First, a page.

“It’s a beautiful day outside. Let’s go somewhere,” I said to my better half. “Is there anywhere in Birmingham we have not been yet?”
“Of course, there is,” John replied, “south of Birmingham.”
Of course. We live in the north of Birmingham, and after a dozen years as residents, it seemed that we had been everywhere.
So with John’s pick, we headed south to the other side of the city. Nearly an hour later, we arrived at Sarehole Mill and parked our car. Apparently, J.R.R.Tolkien’s family moved into a hamlet just across the road from the Mill and used to spend hours exploring the grounds and being chased away by the miller’s son, whom was nicknamed the “White Ogre” – does that sound familiar to any of Lord of the Ring fans?
During his formative years, Tolkien lived in nine houses in the south of Birmingham. Sarehole is said to have been the model for ‘The Shire’, although more fans of Lord of the Rings have paid homage to the location of the films in New Zealand. At Sarehole when we visited, there was hardly anyone in sight. Now about 100 years after Tolkien’s happy childhood, the Mill is part of Birmingham Museums Trust as well as a working mill, showing the Signposts to Middle Earth exhibition and linking to famous author to the landscape of Birmingham.
Other landmarks that connect Tolkien to Birmingham are the two towers, one is the Perrott’s Folly, the crenelated gothic towel build in 1758, originally part of a hunting lodge and then a weather recording station. Another is a Victorian chimney tower which stands tall at Edgebaston Waterworks. Readers of Lord of the Rings can probably guess that these two towers inspired “Minas Morgul” and “Minas Tirith”, the “Two towers of Gondor”.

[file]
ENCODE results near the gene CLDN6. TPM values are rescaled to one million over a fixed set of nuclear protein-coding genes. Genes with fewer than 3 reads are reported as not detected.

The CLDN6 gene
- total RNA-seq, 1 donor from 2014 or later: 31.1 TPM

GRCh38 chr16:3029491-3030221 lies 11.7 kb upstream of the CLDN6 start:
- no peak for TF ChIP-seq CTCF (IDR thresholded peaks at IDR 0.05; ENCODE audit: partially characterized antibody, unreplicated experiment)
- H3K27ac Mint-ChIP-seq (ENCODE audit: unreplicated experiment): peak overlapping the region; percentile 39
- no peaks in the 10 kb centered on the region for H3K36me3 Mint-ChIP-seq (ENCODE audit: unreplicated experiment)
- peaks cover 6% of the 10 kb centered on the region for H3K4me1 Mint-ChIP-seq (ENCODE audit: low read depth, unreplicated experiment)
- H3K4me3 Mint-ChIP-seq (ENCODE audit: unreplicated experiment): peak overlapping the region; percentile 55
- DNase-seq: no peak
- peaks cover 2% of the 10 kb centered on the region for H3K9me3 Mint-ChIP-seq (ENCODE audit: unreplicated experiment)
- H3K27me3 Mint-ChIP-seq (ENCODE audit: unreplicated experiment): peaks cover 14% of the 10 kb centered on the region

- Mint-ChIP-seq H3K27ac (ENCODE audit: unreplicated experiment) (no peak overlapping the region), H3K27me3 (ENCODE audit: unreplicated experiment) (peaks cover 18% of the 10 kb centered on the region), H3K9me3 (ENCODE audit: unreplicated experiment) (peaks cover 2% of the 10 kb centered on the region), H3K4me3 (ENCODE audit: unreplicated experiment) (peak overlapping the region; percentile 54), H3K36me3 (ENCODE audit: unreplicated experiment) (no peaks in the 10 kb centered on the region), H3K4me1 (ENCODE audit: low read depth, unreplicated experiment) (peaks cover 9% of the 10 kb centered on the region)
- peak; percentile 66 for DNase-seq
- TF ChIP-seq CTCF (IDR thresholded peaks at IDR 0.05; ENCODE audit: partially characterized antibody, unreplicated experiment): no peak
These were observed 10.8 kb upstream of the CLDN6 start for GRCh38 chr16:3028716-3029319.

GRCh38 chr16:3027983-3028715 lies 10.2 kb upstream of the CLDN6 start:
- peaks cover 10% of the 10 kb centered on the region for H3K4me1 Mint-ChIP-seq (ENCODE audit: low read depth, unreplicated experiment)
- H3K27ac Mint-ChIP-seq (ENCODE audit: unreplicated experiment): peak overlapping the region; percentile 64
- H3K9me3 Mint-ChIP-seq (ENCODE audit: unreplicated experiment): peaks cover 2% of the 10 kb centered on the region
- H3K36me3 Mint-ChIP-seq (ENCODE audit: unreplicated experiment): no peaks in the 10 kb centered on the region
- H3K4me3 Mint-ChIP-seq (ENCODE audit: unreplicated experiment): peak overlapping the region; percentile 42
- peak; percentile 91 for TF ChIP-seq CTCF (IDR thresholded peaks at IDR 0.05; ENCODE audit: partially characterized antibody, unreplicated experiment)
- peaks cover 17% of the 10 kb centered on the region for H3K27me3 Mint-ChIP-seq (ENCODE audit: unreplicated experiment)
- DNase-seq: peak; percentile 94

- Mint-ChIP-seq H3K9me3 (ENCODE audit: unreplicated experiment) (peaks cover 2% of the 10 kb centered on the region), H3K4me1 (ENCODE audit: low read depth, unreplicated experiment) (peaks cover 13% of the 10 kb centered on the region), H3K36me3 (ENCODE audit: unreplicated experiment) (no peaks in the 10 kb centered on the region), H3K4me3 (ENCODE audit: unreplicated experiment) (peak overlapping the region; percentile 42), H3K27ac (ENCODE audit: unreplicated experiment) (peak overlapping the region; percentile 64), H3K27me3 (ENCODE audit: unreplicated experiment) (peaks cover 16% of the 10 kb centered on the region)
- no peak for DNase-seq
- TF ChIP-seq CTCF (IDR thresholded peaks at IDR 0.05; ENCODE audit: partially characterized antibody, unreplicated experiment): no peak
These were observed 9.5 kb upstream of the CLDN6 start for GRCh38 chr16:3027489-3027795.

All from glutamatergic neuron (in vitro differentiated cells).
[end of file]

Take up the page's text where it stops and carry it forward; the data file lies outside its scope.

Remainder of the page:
Following our visit to the Mill, we picked up a little guide “Birmingham Tolkien Trial” and walked to another location nearby: Mosley Bog, where Tolkien used to hang out with his brother and went on their mini adventures. According to Tolkien, it was the ‘Old Forest” where Tom Bombadil lived. It was known to be the model for “The Marshes of the Dead”. Today, it remains pretty wild, although little pathways with deckings have been built to allow those dog walkers and modern-day explorers like us to keep our feet dry.
The sun rays were pouring through the many trees, reflecting the blue sky in those remaining boggy areas and muddy ponds. It was easy to imagine that once upon a time, it could have been dangerous, one easy slip leading to being sucked down by the swamp. Although we did not see any orcs, we did spot a couple of old trees that looked vaguely like the Ents in the Lord of the Rings films. I wouldn’t have minded a lift from these trees as my legs began to tire.
I have never read The Lord of the Rings trilogy, although I did read The Hobbit. I am not a fan of fantasy stories, but I absolutely adored the films. Who could have watched the Hollywood blockbuster without feeling attracted to the Ring and faithfully following Frodo all the way to Mordor? Who could forget Golum, the elves and Gandalf?
I am so glad that I live in a city that inspired such great writing and incredible imagination of human minds. Birmingham, as many of us know, is the home of the Industrial Revolution too, and in fact, it transformed from a village to what it is today, the second largest city in the UK.